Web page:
Green Lantern: Emerald Knights
To support The Dark Knight, Warner Premiere offered up Batman: Gotham Knight, a collection of stories from various animators that were dark and largely uninteresting. It’s gratifying to see that they have learned from this rare misfire and have offered up a companion to this month’s The Green Lantern feature film with Green Lantern: Emerald Knights, on sale Tuesday. There are five stories, largely culled from the comic books, with a sixth tale connecting everything together. Essentially, Krona, the fallen Guardian, has come back from banishment as an enormous, angry form, having coalesced within a star. Summoning Shadow Demons from the Anti-Matter Universe of Qward, Krona threatens the Guardians and their world of Oa.
The entire Green Lantern Corps has been summoned to deal with this cosmic danger but they pause to stand in line to take their turn recharging their rings. While waiting patiently to save all of reality, Hal Jordan (Nathan Fillion) spins tales for his latest recruit, the young, idealistic Arisia (Elisabeth Moss). On the one hand, Krona is a big menace and the climactic scenes are incredibly strong and powerful. There’s a scope to his rising from within the sun that is what animation and comics is all about. That sense of scope, though, is missing from the frame in that in the comics, the central Power Battery was large enough that scores of the Corps could float before it and recharge en masse. Watching them stand in a queue is absurd.
The frame and five stories along with the characterization and visualization of the Corps and Guardians are cherry-picked and modified from the fifty years comics featuring the second incarnation of the Green Lantern. It’s nice to see that several people with comic book roots, including GL editor Eddie Berganza, got a shot at penning some of these stories. About the oddest juxtaposition of realities is seeing Sinestro (Jason Isaacs) still a member of the corps in good standing. Why he’s here is clearly a nod to his role in the live-action film, done so as not to confuse viewers.
We’re told the story of “The First Lantern” (written by Michael Green & Marc Guggenheim) which tells us a variant version of how the Corps was formed. It’s still a solid story showing how anyone can become a hero and show others the way to act. There are mammoth space battles and lots of ring-slinging but why the planet is under attack and the motives of the attackers are never even questioned, let alone explored.
There’s another variant tale in the story of “Kilowog” (written by Peter J. Tomasi) which details how the recruit became Kilowog (Henry Rollins), the feared trainer of new Corpsmen. It’s a little predictable but still an entertaining story of courage and teamwork.
Eddie writes “Laira”, a galactic martial arts tale that’s also a character study about Laira (Kelly Hu), who has to return to her homeworld and deal with family issues. Adapted from Ruben Diaz and Travis Charest’s “What Price Honor”, the story is nicely handled and provides the most characterization, making for a satisfying adventure.
Of all the hundreds of stories told about the Corps, the best loved may well be the Alan Moore ditty “Mogo Doesn’t Socialize” which inspired the framing sequence used here. Adapted for the screen by the original artist Dave Gibbons, we watch with mirth as Bolphunga the Unrelenting (Roddy Piper) tries to conquer the warrior named Mogo. It also nicely sets up the climactic moment of the movie. Gibbons does a reasonable job, but his dialogue becomes a bit belabored with each passing scene.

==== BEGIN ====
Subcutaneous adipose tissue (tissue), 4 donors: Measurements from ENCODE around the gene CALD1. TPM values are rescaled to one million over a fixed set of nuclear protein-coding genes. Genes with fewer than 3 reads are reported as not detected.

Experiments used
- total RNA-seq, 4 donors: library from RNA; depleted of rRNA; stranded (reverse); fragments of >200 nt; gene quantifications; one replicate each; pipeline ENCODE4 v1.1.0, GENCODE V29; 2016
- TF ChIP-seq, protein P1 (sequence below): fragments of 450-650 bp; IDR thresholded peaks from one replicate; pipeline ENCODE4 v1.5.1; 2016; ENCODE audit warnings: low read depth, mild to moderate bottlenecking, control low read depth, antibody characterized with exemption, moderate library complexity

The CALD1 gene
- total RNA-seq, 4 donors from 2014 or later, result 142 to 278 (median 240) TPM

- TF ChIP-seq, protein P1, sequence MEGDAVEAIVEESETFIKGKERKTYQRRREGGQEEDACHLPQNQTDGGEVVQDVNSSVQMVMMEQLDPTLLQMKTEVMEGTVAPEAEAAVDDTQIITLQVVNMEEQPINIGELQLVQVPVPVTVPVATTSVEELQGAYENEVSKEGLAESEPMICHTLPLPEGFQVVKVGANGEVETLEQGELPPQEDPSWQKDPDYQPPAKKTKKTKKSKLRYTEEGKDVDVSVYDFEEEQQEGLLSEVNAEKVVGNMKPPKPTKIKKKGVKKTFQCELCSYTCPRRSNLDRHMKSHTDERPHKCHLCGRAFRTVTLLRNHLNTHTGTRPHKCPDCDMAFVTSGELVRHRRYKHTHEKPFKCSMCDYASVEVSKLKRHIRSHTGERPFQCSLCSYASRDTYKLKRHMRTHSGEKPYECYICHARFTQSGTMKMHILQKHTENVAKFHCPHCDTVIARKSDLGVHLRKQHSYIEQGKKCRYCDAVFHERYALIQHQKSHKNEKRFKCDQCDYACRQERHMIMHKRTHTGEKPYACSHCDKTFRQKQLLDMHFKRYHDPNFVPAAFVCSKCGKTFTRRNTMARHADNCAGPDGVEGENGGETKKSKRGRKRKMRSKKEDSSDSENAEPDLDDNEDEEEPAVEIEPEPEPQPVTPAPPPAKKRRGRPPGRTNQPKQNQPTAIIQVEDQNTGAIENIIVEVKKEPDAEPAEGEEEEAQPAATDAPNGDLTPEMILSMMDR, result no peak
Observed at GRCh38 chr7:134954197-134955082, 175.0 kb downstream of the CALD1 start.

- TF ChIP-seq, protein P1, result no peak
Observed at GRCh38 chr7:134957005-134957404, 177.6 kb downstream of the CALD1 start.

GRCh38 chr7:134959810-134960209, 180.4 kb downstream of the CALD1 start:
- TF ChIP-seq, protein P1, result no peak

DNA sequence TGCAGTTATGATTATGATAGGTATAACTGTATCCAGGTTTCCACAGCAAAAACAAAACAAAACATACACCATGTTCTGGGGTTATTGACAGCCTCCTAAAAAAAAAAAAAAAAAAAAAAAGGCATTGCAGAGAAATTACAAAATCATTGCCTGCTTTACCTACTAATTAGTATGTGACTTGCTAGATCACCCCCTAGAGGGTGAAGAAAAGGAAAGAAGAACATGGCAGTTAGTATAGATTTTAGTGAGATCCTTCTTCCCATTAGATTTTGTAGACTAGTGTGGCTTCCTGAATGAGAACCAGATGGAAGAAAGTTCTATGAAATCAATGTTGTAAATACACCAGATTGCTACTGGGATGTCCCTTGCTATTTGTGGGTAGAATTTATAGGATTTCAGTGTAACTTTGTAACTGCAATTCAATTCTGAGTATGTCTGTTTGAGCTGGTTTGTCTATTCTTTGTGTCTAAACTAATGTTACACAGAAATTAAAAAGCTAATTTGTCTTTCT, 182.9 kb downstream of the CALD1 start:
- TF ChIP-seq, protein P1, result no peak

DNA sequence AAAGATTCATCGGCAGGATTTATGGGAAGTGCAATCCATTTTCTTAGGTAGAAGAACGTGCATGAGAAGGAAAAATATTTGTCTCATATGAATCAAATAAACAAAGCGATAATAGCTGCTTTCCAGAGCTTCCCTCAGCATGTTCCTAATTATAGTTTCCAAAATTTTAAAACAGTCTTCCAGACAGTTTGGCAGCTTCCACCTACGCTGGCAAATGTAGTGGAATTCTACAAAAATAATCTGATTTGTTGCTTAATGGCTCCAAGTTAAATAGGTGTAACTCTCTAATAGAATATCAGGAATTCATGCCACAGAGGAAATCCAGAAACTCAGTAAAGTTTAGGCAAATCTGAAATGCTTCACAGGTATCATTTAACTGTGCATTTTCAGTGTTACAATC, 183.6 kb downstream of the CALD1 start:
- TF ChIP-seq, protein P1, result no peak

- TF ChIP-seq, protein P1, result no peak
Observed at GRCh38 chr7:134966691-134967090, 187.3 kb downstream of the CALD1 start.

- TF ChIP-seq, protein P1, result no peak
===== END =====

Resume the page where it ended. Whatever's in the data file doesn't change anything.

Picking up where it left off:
The final story spotlights “Abin Sur”, written by Geoff Johns, who restored Hal Jordan to fame as the greatest Green Lantern of them all. This is a pivotal tale since it foreshadows Sinestro’s eventual betrayal and introduces Jordan’s predecessor, Abin Sur (Arnold Vosloo). Everything from script to animation vocal work is top-notch and ends things on a most satisfying note.
Then we move into the “Emerald Knights” finale (written by Alan Burnett, Geoff Johns & Todd Casey). Finally recharged, the Corps takes on Krona and everyone introduced to date gets a chance to shine for a moment before the entire team confronts their greatest threat.
It’s a shame Jordan doesn’t get a solo story because his narration robs Fillion of a chance to shine as the Emerald Crusader but we can hope for next time. Meanwhile, the overall 1:22 film is entertaining, thrilling at times and never dull. The animation is superb throughout and this is a very strong addition to the growing DC library.
The movie is available in a variety of formats with some common extras, including some fun audio commentary from Johns and DC Comics co-publisher Dan DiDio. There’s also the somewhat ponderous “Only the Bravest: Tales of the Green Lantern Corps” (32 minutes) as various talking heads discuss heroism through the ages and how it applies to the GL Corps.
The Blu-ray edition offers up “Why Green Lantern Matters: The Talent of Geoff Johns” an 18-minute self-congratulatory look at how the writer revamped the franchise. “From Comicbook to Screen” (7 minutes) shows how two of the stories moved from the four-color page to animation. As usual, Executive producer Bruce Timm offers up GL-centric choices from Batman: The Brave and the Bold: three minutes from “The Siege of Starro! Part 1” and “Revenge of the Reach”.
There’s also a 13-page excerpt from Johns’ Green Lantern #1, which brings me to my only real gripe: Green Lantern was created by Martin Nodell and Bill Finger in 1940, then reimagined in the 1950s by John Broome and Gil Kane. Yet, by watching all the extras, you have no sense of the history of the character and the franchise. It does these earlier creators a massive disservice.
Finally, there’s the expected sneak peek, this time for Batman: Year One, coming this fall. It looks pretty spiffy to me.
You can’t go far wrong watching this as a tasty appetizer before the main event at mid-month.